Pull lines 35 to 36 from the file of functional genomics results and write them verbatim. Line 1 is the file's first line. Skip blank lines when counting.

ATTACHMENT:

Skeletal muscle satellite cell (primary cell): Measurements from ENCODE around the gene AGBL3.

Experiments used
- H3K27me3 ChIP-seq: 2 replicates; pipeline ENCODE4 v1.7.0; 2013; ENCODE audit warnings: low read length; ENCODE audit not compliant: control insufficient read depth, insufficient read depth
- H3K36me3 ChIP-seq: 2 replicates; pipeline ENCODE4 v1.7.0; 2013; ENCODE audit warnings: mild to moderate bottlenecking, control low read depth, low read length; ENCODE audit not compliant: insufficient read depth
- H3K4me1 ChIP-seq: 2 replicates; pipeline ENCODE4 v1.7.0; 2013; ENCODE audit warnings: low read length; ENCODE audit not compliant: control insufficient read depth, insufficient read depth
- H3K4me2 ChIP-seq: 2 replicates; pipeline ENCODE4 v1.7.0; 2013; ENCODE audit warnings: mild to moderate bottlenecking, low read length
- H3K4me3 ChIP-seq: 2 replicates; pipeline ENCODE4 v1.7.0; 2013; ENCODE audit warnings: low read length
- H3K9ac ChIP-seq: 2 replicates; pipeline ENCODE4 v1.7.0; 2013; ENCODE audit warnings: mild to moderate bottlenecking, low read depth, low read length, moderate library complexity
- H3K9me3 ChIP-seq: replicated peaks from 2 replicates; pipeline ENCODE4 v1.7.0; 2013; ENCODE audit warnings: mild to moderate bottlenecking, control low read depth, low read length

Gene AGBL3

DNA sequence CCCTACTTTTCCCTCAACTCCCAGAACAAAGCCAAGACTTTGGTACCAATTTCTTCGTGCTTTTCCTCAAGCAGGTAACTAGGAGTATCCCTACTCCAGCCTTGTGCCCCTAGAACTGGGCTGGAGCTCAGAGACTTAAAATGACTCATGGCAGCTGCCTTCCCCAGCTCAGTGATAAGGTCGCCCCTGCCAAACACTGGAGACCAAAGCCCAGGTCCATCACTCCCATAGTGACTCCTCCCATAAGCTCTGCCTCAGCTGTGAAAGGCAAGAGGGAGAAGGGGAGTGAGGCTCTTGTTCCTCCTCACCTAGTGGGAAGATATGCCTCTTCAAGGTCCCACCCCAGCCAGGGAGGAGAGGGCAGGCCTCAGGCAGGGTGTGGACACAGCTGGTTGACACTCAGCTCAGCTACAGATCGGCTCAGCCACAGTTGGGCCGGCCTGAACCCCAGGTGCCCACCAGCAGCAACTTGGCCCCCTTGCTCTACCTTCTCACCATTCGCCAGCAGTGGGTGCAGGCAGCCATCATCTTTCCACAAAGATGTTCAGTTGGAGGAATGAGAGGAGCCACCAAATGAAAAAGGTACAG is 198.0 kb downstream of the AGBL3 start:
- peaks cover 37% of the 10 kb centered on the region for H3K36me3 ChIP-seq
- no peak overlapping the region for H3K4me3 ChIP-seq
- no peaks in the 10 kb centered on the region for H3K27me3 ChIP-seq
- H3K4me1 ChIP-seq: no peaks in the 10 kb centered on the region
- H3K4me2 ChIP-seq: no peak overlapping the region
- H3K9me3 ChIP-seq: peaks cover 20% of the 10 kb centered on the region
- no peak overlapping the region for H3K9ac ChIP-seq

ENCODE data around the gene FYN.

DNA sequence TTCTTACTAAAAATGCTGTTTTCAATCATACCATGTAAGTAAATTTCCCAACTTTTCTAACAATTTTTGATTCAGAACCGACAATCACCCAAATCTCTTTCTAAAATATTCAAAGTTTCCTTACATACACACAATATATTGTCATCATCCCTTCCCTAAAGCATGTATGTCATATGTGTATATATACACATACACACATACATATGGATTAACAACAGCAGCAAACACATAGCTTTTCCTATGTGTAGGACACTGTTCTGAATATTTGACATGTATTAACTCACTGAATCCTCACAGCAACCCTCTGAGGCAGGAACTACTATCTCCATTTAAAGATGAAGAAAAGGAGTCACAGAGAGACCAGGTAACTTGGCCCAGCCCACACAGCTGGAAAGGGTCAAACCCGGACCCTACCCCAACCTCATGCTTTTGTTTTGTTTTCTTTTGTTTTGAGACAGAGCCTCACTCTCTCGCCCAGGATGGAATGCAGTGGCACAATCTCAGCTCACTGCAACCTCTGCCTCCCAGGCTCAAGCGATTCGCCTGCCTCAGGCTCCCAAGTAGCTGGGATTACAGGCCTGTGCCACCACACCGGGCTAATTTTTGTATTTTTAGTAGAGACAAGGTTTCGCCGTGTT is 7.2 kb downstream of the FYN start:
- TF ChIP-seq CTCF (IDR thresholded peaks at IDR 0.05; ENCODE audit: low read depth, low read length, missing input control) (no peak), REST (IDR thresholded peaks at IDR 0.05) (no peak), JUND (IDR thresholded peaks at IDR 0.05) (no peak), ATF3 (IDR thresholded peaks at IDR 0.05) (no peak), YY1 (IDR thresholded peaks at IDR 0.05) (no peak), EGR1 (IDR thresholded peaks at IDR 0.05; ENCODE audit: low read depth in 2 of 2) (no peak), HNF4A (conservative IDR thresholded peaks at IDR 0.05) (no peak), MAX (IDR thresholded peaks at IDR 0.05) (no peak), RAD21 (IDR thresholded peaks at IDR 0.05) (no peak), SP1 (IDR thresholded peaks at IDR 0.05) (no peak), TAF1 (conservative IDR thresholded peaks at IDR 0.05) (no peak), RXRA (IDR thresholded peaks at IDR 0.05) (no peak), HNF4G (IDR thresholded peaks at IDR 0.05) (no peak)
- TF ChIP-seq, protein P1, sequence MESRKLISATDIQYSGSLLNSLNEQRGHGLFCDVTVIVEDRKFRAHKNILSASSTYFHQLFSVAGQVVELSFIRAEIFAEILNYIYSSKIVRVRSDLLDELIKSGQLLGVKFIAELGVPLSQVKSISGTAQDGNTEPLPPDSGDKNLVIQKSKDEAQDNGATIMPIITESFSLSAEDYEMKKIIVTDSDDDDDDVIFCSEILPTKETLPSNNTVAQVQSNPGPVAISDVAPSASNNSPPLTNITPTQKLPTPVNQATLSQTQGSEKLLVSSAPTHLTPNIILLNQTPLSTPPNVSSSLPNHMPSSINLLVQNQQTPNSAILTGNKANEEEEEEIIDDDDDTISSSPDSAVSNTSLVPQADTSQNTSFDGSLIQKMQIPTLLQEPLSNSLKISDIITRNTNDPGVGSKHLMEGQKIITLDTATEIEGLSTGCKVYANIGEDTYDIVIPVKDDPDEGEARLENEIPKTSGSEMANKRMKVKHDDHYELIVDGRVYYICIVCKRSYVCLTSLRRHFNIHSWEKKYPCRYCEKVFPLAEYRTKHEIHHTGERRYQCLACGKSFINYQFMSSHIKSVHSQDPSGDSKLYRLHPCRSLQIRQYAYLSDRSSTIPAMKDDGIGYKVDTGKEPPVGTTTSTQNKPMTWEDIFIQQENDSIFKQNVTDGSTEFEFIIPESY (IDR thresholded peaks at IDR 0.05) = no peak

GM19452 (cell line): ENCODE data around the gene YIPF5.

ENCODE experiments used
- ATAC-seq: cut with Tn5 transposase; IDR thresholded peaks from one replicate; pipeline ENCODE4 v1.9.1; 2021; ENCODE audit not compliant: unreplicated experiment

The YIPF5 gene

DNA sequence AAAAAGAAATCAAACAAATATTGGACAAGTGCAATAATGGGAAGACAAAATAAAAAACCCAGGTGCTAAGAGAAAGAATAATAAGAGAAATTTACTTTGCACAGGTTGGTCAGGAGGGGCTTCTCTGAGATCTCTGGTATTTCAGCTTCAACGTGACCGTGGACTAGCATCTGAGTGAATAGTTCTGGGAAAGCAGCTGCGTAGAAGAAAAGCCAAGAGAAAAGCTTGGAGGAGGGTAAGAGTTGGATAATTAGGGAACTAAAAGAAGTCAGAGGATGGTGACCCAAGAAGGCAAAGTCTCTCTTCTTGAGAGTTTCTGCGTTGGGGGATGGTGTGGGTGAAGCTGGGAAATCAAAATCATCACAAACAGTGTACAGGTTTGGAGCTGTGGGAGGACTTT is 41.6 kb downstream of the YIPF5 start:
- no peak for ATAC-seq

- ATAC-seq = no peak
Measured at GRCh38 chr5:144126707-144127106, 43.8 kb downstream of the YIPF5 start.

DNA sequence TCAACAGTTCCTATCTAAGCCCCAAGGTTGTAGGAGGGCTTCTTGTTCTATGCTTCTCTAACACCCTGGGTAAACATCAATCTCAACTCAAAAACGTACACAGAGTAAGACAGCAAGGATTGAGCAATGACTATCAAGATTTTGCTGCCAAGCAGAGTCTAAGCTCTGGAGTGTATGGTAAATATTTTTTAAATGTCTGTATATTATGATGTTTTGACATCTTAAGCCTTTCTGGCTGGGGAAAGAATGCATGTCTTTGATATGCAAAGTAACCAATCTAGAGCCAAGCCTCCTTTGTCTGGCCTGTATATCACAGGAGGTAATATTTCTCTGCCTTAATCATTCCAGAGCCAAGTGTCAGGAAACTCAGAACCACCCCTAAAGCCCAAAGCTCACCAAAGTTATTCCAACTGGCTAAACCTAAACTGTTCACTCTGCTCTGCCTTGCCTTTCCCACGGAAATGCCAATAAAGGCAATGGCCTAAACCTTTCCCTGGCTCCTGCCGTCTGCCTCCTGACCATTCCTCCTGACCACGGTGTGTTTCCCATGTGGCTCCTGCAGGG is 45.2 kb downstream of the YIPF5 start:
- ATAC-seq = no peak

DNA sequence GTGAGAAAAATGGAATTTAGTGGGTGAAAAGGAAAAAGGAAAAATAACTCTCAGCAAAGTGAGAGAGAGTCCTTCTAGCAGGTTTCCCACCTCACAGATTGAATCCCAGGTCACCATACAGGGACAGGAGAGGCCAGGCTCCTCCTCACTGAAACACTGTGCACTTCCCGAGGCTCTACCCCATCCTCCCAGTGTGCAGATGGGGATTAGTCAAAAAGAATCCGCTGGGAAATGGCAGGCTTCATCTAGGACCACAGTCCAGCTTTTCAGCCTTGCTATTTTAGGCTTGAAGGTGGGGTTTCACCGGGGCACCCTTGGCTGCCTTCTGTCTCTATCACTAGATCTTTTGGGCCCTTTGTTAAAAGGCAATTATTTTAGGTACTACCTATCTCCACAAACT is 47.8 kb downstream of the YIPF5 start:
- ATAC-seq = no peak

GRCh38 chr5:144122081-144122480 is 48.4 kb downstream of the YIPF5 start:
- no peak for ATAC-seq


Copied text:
GRCh38 chr5:144122081-144122480 is 48.4 kb downstream of the YIPF5 start:
- no peak for ATAC-seq